Q & A with Elizabeth Toomey

By Mary Beth Roach

Mobile sports betting in New York state expected to effect problem gambling, says team leader for the Central Region Problem Gambling Resource Center

Q: What does your organization do?

A: We have two main goals. One is to educate about the adverse effects of problem gambling. The second is to help individuals and families that are affected by problem gambling.

Q: Can you define social gambling vs. problem gambling?

A: Social gambling is what the majority of people do. They go out, they bring their 20 bucks, their 30 bucks, they go in, they have a nice evening, and they leave. Problem gambling is when your gambling experiences start to affect other parts of your life such as relationships, money, financial, work, that type of thing.

Q: What trends are you seeing?

A: Right now, it’s mobile sports betting. We’re seeing some trends around gaming and gambling. A lot of the internet games that people are playing now have different gambling options within the games. We’re seeing Bitcoin and Deutsch coin. That’s a form of gambling that people don’t understand. You have to look at the stock market. (For) somebody, even with a gambling addiction they might be recovering from, the stock market gives them that thrill also.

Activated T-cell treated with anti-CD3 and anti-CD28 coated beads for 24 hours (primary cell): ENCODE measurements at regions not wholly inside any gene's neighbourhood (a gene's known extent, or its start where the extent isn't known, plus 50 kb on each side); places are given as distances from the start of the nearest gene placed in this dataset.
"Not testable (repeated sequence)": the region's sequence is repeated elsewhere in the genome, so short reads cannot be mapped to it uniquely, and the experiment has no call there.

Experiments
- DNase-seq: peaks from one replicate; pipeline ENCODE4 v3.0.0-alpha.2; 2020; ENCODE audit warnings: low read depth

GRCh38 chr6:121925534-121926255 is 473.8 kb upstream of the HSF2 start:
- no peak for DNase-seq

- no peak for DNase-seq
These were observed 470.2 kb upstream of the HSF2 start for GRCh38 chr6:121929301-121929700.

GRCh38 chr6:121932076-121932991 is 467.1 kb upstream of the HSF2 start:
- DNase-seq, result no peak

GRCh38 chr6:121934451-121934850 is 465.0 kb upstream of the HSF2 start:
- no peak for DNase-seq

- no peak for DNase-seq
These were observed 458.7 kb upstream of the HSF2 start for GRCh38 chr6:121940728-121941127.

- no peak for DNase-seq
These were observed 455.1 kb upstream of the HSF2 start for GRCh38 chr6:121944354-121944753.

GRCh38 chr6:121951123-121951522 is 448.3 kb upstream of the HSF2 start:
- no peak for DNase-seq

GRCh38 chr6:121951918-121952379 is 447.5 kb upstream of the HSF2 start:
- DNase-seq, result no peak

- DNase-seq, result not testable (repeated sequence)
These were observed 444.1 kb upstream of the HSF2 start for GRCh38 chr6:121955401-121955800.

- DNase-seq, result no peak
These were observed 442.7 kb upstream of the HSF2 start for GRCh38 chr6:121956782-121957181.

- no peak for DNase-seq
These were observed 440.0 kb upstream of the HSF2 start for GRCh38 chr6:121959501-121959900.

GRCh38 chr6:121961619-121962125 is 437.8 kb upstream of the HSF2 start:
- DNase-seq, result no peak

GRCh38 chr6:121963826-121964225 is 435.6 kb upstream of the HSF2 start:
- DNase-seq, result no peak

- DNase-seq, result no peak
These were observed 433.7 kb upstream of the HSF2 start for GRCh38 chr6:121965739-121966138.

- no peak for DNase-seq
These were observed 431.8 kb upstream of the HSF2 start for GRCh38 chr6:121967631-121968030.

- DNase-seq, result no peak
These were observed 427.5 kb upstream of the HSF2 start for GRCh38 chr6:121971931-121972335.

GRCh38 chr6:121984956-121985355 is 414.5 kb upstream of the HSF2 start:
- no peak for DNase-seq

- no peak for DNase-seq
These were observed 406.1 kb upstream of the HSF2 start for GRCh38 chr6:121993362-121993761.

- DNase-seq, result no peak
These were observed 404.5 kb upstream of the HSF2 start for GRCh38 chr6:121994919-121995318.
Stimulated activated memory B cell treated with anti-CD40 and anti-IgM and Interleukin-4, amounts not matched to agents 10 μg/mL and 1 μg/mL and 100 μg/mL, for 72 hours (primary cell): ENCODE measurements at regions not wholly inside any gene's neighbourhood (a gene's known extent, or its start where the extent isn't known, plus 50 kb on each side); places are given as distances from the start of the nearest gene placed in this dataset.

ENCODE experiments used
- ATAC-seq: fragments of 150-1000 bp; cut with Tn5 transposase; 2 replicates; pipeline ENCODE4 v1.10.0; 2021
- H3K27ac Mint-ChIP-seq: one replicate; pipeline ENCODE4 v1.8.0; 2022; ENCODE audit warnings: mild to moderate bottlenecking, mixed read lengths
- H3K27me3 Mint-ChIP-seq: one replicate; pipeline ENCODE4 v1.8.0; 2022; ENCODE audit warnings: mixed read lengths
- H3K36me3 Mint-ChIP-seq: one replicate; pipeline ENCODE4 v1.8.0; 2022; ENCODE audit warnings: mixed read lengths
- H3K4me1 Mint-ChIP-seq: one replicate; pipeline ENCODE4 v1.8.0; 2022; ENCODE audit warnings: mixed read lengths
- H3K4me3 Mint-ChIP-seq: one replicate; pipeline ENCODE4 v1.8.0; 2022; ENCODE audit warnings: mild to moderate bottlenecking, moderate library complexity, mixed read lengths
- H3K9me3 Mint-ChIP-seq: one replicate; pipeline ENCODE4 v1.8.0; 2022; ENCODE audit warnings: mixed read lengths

Q: With the legalization of mobile sports betting in New York state in January, what kind of impact do you think that will have on problem gambling?

A: It’s going to have a big impact. We’re starting to see it a little bit right now, but I think the biggest thing with the mobile sports betting, it’s 24/7. It’s accessible 24 hours a day. You can place endless numbers of wagers. That’s going to have a big impact on us. We don’t worry so much about the money part as much. What we see is the more accessibility, the more problems happen.

Q: When you say you don’t see the money part of it as much, explain that. 

A: The money is a cause of it, but the greater concern is when there’s increased availability of any type of gambling, it leads to more problems.

Q: What would those problems look like?

A: We see with mobile sports betting the problems look a lot like the warning signs that we see with regular gambling, except for the fact that it’s on your mobile device. You spend more time and you’re more apt to bet more.

Q: Have you seen the number of calls into your organization increase over the past few months?